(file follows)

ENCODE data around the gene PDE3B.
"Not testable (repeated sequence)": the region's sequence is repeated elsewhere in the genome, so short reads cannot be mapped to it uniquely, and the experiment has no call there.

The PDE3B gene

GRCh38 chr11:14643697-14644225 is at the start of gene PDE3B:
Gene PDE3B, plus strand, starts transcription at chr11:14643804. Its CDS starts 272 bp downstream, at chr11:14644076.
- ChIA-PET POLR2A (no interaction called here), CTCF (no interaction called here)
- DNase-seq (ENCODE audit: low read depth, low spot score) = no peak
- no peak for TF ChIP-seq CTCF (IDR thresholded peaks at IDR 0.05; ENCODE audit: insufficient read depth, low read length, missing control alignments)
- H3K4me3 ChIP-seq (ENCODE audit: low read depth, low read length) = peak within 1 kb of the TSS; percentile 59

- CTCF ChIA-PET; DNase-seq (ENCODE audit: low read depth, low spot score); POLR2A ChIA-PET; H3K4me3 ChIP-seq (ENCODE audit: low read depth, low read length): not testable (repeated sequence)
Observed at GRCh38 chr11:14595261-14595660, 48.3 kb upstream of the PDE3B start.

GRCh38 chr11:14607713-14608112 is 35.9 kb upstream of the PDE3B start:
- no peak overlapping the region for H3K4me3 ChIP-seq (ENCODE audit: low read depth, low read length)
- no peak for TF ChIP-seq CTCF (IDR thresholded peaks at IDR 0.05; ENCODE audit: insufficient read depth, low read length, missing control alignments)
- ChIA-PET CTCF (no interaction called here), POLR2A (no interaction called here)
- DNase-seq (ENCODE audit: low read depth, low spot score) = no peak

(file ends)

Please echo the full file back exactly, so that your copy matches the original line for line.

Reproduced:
ENCODE data around the gene PDE3B.
"Not testable (repeated sequence)": the region's sequence is repeated elsewhere in the genome, so short reads cannot be mapped to it uniquely, and the experiment has no call there.

The PDE3B gene

GRCh38 chr11:14643697-14644225 is at the start of gene PDE3B:
Gene PDE3B, plus strand, starts transcription at chr11:14643804. Its CDS starts 272 bp downstream, at chr11:14644076.
- ChIA-PET POLR2A (no interaction called here), CTCF (no interaction called here)
- DNase-seq (ENCODE audit: low read depth, low spot score) = no peak
- no peak for TF ChIP-seq CTCF (IDR thresholded peaks at IDR 0.05; ENCODE audit: insufficient read depth, low read length, missing control alignments)
- H3K4me3 ChIP-seq (ENCODE audit: low read depth, low read length) = peak within 1 kb of the TSS; percentile 59

- CTCF ChIA-PET; DNase-seq (ENCODE audit: low read depth, low spot score); POLR2A ChIA-PET; H3K4me3 ChIP-seq (ENCODE audit: low read depth, low read length): not testable (repeated sequence)
Observed at GRCh38 chr11:14595261-14595660, 48.3 kb upstream of the PDE3B start.

GRCh38 chr11:14607713-14608112 is 35.9 kb upstream of the PDE3B start:
- no peak overlapping the region for H3K4me3 ChIP-seq (ENCODE audit: low read depth, low read length)
- no peak for TF ChIP-seq CTCF (IDR thresholded peaks at IDR 0.05; ENCODE audit: insufficient read depth, low read length, missing control alignments)
- ChIA-PET CTCF (no interaction called here), POLR2A (no interaction called here)
- DNase-seq (ENCODE audit: low read depth, low spot score) = no peak